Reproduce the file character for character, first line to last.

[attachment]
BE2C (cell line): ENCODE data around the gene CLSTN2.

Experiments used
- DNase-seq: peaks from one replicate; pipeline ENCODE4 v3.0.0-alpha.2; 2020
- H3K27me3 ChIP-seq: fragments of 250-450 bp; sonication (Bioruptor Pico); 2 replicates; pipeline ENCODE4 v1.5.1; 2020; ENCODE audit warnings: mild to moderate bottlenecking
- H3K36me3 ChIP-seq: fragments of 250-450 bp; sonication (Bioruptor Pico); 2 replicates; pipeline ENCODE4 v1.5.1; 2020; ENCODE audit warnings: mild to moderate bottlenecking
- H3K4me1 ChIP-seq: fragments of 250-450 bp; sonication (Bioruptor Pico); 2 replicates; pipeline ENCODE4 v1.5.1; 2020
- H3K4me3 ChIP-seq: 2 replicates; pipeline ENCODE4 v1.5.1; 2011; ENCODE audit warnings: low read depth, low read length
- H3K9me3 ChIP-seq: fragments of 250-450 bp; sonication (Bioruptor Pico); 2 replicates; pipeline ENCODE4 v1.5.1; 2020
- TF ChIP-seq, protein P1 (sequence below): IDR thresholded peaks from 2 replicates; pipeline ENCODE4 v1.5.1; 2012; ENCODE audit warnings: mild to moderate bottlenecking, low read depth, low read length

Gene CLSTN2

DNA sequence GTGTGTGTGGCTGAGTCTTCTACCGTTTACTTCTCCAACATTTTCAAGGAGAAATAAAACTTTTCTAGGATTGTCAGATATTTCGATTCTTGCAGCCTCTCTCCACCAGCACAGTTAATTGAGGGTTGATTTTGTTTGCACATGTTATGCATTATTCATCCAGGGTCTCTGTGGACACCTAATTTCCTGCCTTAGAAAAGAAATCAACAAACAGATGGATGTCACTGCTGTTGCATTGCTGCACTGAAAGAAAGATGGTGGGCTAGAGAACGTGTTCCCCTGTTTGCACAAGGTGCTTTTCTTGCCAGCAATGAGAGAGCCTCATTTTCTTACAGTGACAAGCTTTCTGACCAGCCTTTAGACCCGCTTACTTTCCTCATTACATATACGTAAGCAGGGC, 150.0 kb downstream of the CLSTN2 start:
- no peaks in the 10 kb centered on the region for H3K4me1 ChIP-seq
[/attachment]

BE2C (cell line): ENCODE data around the gene CLSTN2.

Experiments used
- DNase-seq: peaks from one replicate; pipeline ENCODE4 v3.0.0-alpha.2; 2020
- H3K27me3 ChIP-seq: fragments of 250-450 bp; sonication (Bioruptor Pico); 2 replicates; pipeline ENCODE4 v1.5.1; 2020; ENCODE audit warnings: mild to moderate bottlenecking
- H3K36me3 ChIP-seq: fragments of 250-450 bp; sonication (Bioruptor Pico); 2 replicates; pipeline ENCODE4 v1.5.1; 2020; ENCODE audit warnings: mild to moderate bottlenecking
- H3K4me1 ChIP-seq: fragments of 250-450 bp; sonication (Bioruptor Pico); 2 replicates; pipeline ENCODE4 v1.5.1; 2020
- H3K4me3 ChIP-seq: 2 replicates; pipeline ENCODE4 v1.5.1; 2011; ENCODE audit warnings: low read depth, low read length
- H3K9me3 ChIP-seq: fragments of 250-450 bp; sonication (Bioruptor Pico); 2 replicates; pipeline ENCODE4 v1.5.1; 2020
- TF ChIP-seq, protein P1 (sequence below): IDR thresholded peaks from 2 replicates; pipeline ENCODE4 v1.5.1; 2012; ENCODE audit warnings: mild to moderate bottlenecking, low read depth, low read length

Gene CLSTN2

DNA sequence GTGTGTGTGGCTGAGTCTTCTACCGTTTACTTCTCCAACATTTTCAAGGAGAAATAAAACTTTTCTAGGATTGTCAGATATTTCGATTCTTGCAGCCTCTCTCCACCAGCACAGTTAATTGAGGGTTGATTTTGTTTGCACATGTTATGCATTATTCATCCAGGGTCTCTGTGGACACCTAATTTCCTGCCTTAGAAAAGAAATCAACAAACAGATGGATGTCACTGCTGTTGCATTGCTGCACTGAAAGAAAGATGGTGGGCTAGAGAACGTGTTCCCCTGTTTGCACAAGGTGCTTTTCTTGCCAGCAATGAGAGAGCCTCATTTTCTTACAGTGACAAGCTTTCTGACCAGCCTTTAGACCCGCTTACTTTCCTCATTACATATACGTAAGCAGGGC, 150.0 kb downstream of the CLSTN2 start:
- no peaks in the 10 kb centered on the region for H3K4me1 ChIP-seq